These are the circumstances which led Jesus to put forth this narrative or parable.  A parable is an earthly story with a heavenly meaning.  Parables were snatches of everyday life with a moral.  Let's go on and look at the parable that Jesus gave this lawyer to answer his question.

(Let's start with:)


The first character is generic, because he represents anyone's neighbor.  This certain man was going down from Jerusalem to Jericho.  He was probably on the Jericho road.  The Jericho road was infamous for the robbers that lay in wait all along the way.  This certain man fell among robbers who beat him, stripped him and left him half dead.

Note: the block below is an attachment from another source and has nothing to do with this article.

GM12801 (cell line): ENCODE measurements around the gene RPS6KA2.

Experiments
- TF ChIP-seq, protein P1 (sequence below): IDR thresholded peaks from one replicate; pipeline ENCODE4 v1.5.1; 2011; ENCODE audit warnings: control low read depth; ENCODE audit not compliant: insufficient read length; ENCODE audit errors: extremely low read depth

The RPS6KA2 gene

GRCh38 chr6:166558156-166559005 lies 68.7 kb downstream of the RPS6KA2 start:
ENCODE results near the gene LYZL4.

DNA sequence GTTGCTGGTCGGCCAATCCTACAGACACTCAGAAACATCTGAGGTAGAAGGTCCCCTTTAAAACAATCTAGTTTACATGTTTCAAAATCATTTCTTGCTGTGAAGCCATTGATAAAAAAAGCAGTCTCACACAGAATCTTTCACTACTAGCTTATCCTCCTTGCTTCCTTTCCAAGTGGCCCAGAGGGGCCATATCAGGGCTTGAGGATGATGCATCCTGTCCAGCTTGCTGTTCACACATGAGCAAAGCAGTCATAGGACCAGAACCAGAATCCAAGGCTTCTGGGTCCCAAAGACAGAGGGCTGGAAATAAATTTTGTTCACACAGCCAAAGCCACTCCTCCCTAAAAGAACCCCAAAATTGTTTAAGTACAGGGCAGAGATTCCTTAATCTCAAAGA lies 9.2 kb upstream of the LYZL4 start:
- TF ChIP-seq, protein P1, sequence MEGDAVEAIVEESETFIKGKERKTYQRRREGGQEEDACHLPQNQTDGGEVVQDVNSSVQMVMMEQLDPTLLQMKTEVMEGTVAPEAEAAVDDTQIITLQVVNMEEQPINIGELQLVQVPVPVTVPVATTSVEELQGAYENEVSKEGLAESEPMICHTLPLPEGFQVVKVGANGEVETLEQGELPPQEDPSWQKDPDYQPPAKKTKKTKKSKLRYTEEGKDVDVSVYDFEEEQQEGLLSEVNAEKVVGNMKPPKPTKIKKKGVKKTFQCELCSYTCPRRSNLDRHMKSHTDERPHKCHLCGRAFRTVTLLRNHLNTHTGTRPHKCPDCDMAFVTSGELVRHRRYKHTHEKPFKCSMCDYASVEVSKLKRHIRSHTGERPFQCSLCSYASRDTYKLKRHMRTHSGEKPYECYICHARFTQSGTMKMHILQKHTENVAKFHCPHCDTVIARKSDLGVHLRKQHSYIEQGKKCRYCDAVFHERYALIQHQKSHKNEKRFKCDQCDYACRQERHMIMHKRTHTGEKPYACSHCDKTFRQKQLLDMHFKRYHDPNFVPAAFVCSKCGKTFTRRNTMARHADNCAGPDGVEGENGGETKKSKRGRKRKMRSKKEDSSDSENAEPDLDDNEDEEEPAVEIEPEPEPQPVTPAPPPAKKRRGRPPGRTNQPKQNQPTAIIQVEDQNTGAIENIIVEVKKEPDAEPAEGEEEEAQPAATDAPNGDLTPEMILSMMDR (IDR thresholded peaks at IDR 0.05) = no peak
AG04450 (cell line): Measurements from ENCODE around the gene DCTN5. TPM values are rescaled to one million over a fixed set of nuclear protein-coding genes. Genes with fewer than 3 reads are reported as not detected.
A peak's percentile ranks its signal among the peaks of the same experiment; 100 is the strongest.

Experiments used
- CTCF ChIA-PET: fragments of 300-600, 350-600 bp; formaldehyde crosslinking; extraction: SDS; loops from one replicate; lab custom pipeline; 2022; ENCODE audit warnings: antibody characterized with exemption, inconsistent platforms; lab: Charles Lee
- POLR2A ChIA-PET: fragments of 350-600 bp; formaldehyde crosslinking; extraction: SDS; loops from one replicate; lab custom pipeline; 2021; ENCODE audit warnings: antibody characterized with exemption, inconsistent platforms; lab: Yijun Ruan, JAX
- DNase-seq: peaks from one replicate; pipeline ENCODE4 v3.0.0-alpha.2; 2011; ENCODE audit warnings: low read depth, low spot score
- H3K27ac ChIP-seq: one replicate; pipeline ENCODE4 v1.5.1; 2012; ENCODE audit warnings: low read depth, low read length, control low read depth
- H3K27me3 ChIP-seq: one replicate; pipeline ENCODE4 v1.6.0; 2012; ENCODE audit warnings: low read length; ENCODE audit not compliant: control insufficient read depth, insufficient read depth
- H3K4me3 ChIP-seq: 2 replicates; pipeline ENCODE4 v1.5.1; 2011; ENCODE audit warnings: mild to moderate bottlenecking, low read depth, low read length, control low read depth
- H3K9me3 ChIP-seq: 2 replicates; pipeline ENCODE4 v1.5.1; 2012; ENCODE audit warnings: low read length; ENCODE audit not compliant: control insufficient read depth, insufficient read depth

The antagonist in this story will be seen to be the priest and the levite.  The protagonist in this story will be seen to be the Samaritan.

(With that awareness, let's dive into:)


The suspense of this story revolves around how the characters are going to respond to this victim of unfortunate circumstances.

        By chance a priest was going down that road and saw him, but passed by on the other side.  A priest was one who intervened between the people and God offering up the people's prayers, thanksgivings and sacrifices.  A priest was certainly a very religious person, but he was unconcerned with the plight of his neighbor.